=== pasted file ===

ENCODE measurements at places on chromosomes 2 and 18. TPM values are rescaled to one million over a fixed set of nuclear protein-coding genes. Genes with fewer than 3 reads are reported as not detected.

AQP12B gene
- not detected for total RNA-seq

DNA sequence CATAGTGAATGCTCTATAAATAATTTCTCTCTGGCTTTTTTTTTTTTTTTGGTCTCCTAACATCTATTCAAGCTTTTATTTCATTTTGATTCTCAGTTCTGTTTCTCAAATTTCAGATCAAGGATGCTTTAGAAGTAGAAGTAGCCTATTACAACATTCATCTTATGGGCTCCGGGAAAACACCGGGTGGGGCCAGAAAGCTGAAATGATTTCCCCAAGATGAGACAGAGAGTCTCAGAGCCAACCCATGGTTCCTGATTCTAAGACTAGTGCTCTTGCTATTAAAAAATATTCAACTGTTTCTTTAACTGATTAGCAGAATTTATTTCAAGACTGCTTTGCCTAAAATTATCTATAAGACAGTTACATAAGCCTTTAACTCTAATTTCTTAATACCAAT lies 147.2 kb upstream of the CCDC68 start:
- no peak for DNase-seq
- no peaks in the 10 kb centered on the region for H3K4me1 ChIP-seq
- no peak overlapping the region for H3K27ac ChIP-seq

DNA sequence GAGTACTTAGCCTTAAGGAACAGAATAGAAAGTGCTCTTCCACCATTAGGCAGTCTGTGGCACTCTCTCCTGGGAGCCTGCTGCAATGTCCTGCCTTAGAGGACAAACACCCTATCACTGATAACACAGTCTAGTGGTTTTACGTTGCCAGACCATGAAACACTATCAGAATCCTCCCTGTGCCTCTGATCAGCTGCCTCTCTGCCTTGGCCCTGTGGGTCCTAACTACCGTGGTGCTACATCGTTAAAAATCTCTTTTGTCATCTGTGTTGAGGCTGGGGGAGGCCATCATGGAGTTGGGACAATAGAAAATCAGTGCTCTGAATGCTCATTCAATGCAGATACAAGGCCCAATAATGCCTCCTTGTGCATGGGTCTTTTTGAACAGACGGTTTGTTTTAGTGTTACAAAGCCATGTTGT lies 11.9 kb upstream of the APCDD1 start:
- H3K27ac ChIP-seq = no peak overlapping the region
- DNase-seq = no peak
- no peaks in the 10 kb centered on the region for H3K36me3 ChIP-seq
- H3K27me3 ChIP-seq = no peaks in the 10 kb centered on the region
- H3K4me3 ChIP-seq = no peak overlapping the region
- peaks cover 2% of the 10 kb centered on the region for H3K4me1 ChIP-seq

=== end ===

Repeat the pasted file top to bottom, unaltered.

ENCODE measurements at places on chromosomes 2 and 18. TPM values are rescaled to one million over a fixed set of nuclear protein-coding genes. Genes with fewer than 3 reads are reported as not detected.

AQP12B gene
- not detected for total RNA-seq

DNA sequence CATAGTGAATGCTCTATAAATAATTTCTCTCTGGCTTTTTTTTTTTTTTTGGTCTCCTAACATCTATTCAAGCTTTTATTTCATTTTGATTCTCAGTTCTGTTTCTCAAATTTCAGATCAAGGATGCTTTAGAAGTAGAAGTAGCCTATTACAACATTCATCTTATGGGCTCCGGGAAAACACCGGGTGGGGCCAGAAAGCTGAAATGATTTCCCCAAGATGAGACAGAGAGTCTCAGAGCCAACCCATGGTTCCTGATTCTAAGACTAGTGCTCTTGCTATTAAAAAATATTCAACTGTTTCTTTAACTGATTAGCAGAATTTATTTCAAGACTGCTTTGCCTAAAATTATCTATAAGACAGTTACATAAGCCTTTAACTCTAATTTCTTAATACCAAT lies 147.2 kb upstream of the CCDC68 start:
- no peak for DNase-seq
- no peaks in the 10 kb centered on the region for H3K4me1 ChIP-seq
- no peak overlapping the region for H3K27ac ChIP-seq

DNA sequence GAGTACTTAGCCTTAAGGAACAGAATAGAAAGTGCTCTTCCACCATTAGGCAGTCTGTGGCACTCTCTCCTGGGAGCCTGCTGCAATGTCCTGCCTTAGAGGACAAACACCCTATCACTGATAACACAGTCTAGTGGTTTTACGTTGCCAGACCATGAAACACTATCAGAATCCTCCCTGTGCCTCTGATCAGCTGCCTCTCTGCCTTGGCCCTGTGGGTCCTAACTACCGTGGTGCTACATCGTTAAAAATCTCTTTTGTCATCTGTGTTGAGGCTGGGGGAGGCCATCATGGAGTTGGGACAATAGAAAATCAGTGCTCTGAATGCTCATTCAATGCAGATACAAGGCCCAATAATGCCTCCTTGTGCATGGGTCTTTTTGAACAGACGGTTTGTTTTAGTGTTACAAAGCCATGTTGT lies 11.9 kb upstream of the APCDD1 start:
- H3K27ac ChIP-seq = no peak overlapping the region
- DNase-seq = no peak
- no peaks in the 10 kb centered on the region for H3K36me3 ChIP-seq
- H3K27me3 ChIP-seq = no peaks in the 10 kb centered on the region
- H3K4me3 ChIP-seq = no peak overlapping the region
- peaks cover 2% of the 10 kb centered on the region for H3K4me1 ChIP-seq